Thursday, March 13, 2014


Upon my death, I willed my self to my friends.

By “my friends”, I mean a carefully selected number of friends I’d vetted whilst I was still alive.

I plan for everything.

Not my closest friends, nor my best, but the ones who could most easily handle me. The funniest, wittiest, most creative amongst them. These were the friends who I knew I could trust with my self, and thus they were the ones I willed it to.

By “my self”, I mean my online presence, and my work. They received my laptop, with careful instructions to delete the porn, nobody wants to see that, and the account details and passwords to my Twitter, Smashwords, email and flash fiction blog.

Using these things, and the detailed notes and story ideas contained within my laptop, they could continue to update my social media as though they were me, as well as writing and hopefully occasionally publishing stories based on ideas I’d had, under my own name.

They could not do this for ALL my social media, obviously. A novel based on my outline could be sent to publishers, or published in eBook through Smashwords, but a podcast novel on Podiobooks would give the game away without my actual voice narrating it. Facebook, similarly, would eventually find it suspicious that I updated my status regularly and continued posting amusing cat pictures without ever uploading any new photographs.

But really, who pays attention to Facebook anymore?

So they took my laptop, wrote the stories I’d never gotten around to writing, tweeted the sorts of jokes I’d tweet and, in doing so, gradually mastered my authorial voice to the point that they could create completely new content indistinguishable from what I would have created while I was alive.

And in doing so, I was alive.

I was immortal. Or at least as immortal as social media might be. My self, my true self, my work, would carry on uninterrupted, as though I’d never passed, and in doing so every part of me that mattered lived on.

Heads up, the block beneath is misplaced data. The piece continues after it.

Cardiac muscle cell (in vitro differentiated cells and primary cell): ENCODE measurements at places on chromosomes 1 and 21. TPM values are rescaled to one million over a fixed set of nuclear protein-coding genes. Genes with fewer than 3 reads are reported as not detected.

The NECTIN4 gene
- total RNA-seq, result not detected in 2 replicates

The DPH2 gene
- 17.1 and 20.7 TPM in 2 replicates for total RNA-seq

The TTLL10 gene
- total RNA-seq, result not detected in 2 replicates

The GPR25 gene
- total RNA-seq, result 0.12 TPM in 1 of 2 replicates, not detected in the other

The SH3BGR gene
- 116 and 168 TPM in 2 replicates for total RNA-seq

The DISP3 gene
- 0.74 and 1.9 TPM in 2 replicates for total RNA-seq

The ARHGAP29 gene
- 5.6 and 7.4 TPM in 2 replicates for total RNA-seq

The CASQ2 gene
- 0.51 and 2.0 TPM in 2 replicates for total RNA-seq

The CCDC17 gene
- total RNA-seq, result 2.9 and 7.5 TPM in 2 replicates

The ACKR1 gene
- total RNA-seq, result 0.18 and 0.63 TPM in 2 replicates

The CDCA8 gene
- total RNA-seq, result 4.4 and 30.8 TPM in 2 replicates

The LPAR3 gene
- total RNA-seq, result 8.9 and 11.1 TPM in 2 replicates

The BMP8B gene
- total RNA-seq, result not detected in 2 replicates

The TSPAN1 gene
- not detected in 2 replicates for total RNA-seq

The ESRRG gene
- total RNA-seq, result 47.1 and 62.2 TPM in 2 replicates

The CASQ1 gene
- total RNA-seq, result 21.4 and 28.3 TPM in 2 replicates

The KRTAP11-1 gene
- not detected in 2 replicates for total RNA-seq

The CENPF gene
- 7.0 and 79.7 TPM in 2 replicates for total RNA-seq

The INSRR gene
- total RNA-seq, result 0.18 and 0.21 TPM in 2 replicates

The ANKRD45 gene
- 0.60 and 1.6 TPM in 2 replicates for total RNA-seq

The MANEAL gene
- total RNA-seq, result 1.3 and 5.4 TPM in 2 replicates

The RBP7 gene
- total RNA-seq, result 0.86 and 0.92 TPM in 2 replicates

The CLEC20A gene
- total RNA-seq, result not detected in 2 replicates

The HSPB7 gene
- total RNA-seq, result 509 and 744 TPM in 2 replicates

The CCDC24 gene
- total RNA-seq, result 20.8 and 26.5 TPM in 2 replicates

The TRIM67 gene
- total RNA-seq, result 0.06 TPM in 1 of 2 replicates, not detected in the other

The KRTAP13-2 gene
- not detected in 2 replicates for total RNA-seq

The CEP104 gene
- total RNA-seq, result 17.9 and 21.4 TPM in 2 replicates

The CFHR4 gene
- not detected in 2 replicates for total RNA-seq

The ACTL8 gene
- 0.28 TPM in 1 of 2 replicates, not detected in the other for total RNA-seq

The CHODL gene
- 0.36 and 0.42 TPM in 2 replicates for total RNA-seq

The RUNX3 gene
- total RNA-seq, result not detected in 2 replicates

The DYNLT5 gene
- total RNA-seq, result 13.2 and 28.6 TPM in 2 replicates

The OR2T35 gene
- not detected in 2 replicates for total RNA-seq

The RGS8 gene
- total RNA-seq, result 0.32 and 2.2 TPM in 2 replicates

People who actually lived in Calgary and had spent time with me in person knew better, of course, and they no doubt grieved me greatly, but so far as the wider, vaster web of connections I’d made around the world, the enormous, bizarre surrogate family of weirdoes and creative types I’d created for myself through words and ideas thrown out into the online ether, knew, I was still plugging away, writing with only the most modest of success and tweeting random references to Mr. T, Robocop and Centaurs when the mood struck me.

So far as any of them knew, and there was no way for them to learn otherwise, I had never succumbed to untreated pneumonia in December of 2013. I’d recovered, and was finally getting back into my writing. I had a NaNoWriMo novel to edit, after all, and any number of ideas for short stories rattling around my laptop waiting to be written.

And this polite fiction was maintained, because I have very good friends, to whom I had willed my self upon my death.

And they had received my self, and taken their responsibility to be me seriously.

Because they miss me.

And so long as we miss him, we’ll never let him go…

1 comment:

  1. That's both a neat and a sweet story. Quite an interesting concept that could actually work if someone really wanted it to.